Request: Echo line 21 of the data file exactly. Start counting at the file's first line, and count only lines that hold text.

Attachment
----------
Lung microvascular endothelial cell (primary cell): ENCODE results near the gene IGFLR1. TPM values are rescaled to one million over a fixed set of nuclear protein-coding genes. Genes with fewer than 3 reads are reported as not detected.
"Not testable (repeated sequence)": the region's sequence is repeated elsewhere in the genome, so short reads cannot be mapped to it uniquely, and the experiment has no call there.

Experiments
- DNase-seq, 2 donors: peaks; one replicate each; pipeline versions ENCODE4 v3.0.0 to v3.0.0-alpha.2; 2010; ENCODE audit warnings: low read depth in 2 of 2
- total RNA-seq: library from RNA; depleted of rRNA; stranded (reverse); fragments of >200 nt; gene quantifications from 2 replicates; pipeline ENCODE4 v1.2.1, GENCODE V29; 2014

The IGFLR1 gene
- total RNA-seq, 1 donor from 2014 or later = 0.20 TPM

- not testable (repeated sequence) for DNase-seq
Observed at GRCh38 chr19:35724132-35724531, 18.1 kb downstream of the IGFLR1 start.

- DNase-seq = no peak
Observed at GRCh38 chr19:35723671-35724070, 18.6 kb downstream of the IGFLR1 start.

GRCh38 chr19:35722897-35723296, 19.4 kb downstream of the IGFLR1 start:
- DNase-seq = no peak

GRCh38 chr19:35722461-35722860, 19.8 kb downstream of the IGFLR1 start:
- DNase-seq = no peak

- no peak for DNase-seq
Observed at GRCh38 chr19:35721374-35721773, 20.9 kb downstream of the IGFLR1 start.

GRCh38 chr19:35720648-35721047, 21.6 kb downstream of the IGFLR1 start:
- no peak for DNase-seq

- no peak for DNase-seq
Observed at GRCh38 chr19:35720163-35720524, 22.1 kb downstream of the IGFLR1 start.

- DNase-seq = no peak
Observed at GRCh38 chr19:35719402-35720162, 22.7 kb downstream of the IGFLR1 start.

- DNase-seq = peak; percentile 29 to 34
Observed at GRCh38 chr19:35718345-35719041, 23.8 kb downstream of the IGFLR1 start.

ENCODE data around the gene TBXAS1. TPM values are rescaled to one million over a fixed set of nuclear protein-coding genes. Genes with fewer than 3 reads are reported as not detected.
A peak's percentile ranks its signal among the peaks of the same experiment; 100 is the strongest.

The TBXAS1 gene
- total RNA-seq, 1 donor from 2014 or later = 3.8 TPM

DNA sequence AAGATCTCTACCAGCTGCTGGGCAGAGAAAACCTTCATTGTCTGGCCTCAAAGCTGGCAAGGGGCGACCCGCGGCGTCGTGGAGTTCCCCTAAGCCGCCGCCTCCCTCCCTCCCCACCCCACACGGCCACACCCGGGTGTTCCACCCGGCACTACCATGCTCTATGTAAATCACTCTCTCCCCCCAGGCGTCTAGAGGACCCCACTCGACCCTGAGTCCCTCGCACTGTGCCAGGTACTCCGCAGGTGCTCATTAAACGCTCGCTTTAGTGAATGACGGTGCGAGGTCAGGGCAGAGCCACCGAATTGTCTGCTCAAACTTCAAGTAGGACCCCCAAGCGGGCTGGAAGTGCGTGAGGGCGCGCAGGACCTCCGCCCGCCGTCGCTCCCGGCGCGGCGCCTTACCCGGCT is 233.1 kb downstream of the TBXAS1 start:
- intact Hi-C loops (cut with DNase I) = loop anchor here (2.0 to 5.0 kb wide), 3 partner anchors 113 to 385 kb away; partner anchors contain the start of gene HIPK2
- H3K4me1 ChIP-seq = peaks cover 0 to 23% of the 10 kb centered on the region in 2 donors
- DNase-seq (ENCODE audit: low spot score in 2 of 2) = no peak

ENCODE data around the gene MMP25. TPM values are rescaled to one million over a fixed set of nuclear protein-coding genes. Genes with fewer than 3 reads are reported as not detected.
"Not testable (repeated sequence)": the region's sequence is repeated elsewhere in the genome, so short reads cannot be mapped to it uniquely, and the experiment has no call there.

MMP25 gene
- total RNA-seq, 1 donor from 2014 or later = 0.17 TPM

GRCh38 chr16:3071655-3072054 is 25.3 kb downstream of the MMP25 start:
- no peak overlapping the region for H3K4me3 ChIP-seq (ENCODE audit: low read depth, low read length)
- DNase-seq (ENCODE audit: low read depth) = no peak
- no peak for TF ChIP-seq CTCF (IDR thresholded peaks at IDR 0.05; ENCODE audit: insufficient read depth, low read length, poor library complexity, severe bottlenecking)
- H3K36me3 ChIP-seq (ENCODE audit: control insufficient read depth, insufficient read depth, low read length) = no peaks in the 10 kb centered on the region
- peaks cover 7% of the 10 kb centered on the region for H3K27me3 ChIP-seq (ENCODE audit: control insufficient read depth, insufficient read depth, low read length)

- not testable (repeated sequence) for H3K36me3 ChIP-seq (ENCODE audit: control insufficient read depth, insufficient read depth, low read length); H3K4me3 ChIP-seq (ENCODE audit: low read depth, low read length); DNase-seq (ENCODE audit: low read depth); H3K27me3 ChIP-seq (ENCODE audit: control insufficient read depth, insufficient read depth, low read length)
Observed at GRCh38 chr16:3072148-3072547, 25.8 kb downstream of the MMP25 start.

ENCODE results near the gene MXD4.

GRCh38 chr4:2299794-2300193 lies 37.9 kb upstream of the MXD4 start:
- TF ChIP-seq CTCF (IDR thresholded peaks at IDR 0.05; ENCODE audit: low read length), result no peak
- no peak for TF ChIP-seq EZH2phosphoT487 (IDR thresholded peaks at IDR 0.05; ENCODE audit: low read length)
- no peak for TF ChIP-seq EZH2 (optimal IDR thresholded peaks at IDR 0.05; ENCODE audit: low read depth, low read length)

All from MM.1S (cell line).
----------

Observed at GRCh38 chr19:35720163-35720524, 22.1 kb downstream of the IGFLR1 start.